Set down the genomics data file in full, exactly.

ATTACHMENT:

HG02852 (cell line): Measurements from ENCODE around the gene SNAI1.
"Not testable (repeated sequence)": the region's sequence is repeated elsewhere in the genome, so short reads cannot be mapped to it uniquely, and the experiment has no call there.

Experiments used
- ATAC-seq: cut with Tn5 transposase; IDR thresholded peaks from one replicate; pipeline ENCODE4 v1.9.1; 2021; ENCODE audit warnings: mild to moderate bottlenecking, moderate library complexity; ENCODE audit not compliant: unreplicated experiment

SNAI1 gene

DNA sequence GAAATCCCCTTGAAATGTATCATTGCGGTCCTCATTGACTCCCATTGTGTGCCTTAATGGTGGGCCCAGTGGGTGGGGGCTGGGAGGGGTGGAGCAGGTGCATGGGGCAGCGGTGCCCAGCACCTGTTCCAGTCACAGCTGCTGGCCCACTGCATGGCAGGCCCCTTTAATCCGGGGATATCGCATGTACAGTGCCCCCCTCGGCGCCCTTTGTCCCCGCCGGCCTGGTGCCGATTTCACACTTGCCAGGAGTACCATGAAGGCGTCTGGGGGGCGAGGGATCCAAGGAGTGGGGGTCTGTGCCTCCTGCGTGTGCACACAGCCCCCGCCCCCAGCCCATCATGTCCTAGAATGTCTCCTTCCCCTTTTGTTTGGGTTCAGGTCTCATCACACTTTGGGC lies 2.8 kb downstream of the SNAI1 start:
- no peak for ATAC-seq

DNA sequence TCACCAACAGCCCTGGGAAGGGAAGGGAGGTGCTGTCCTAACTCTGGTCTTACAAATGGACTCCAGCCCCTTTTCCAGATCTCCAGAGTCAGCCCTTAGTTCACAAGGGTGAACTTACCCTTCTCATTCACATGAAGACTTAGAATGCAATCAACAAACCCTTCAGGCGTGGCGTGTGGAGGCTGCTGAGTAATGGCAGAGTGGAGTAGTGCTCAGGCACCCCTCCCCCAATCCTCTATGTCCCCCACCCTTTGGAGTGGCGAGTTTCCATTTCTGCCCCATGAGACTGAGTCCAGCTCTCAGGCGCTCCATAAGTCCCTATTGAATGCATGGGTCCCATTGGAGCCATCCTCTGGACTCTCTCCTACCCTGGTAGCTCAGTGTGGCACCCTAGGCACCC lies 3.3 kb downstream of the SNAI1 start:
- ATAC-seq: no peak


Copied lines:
HG02852 (cell line): Measurements from ENCODE around the gene SNAI1.
"Not testable (repeated sequence)": the region's sequence is repeated elsewhere in the genome, so short reads cannot be mapped to it uniquely, and the experiment has no call there.

Experiments used
- ATAC-seq: cut with Tn5 transposase; IDR thresholded peaks from one replicate; pipeline ENCODE4 v1.9.1; 2021; ENCODE audit warnings: mild to moderate bottlenecking, moderate library complexity; ENCODE audit not compliant: unreplicated experiment

SNAI1 gene

DNA sequence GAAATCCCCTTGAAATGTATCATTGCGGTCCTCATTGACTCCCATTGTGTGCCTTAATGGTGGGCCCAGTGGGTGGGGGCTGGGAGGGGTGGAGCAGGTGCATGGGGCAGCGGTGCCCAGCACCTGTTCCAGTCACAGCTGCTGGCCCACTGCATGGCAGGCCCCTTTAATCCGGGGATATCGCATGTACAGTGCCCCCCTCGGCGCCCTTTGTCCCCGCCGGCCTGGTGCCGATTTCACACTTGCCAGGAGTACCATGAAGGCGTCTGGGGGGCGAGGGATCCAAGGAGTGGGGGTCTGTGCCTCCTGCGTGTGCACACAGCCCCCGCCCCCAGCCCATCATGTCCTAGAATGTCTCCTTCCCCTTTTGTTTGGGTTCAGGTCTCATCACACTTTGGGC lies 2.8 kb downstream of the SNAI1 start:
- no peak for ATAC-seq

DNA sequence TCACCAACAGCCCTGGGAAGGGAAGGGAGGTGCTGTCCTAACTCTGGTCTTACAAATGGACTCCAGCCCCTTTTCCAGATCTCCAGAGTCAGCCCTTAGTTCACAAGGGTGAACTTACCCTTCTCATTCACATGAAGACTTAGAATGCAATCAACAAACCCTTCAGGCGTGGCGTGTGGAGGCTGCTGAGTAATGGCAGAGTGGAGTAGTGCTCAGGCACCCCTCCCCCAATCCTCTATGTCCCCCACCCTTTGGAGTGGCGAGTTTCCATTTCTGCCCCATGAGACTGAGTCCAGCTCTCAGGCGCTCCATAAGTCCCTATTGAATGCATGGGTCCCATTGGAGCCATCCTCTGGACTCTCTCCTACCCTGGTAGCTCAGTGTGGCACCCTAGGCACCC lies 3.3 kb downstream of the SNAI1 start:
- ATAC-seq: no peak